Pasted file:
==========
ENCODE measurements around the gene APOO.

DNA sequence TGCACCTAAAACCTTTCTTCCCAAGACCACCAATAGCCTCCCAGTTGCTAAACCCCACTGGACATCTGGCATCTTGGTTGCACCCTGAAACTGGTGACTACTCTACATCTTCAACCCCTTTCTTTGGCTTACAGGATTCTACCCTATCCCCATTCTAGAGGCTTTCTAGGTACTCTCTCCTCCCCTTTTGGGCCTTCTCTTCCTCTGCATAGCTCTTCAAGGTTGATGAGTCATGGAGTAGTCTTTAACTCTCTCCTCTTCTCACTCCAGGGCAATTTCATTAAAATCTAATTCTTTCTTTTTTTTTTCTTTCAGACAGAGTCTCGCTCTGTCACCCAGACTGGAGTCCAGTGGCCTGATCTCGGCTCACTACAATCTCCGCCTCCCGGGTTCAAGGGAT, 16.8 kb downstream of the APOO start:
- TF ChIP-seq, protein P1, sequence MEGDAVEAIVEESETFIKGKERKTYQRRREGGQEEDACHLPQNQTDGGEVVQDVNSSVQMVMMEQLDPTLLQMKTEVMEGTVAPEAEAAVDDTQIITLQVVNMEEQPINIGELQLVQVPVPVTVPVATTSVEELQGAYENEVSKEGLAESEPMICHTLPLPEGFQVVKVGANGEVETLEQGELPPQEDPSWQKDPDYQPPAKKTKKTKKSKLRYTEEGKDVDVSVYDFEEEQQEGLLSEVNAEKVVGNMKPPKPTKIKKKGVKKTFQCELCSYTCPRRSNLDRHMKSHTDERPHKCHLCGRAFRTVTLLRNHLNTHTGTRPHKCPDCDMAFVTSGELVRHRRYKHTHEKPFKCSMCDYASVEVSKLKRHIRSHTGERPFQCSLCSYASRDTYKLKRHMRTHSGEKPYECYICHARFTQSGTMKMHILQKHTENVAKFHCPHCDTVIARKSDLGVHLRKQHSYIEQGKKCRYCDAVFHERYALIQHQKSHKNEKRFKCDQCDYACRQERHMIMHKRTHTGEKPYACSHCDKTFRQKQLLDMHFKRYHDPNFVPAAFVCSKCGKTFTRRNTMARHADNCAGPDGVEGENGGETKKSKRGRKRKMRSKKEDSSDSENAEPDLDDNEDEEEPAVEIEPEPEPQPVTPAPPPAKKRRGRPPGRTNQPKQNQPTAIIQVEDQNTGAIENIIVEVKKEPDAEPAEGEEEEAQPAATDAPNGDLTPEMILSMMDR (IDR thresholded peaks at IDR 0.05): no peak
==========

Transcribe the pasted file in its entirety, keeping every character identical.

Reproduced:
ENCODE measurements around the gene APOO.

DNA sequence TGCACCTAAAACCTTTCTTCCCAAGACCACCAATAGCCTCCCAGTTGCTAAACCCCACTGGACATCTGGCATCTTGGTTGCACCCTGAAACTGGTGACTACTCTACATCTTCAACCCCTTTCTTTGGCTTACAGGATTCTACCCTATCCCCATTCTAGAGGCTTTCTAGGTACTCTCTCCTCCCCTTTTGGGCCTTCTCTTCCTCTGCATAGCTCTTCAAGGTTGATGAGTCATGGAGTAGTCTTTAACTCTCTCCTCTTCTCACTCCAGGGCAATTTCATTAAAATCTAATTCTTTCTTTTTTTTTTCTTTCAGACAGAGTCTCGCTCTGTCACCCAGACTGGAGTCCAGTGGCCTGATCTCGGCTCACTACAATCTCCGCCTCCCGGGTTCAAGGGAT, 16.8 kb downstream of the APOO start:
- TF ChIP-seq, protein P1, sequence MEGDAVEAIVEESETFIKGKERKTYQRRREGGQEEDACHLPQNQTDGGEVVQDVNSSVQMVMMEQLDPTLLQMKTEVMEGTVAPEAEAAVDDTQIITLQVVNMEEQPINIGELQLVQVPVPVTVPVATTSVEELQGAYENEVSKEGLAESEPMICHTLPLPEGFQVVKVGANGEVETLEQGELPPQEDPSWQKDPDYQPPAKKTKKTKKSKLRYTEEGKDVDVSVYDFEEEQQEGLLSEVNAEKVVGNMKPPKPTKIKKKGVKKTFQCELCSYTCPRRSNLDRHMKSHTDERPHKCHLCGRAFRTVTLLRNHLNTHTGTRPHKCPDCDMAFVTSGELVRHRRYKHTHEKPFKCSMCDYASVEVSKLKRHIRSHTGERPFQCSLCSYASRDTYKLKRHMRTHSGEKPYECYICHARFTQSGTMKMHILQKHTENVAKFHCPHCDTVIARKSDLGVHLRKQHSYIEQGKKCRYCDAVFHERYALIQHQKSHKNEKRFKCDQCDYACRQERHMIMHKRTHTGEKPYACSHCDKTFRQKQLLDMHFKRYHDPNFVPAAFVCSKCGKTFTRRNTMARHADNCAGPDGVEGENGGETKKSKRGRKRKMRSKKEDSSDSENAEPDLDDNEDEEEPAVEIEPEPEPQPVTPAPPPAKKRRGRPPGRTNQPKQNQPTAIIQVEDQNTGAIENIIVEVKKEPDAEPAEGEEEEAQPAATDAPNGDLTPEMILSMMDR (IDR thresholded peaks at IDR 0.05): no peak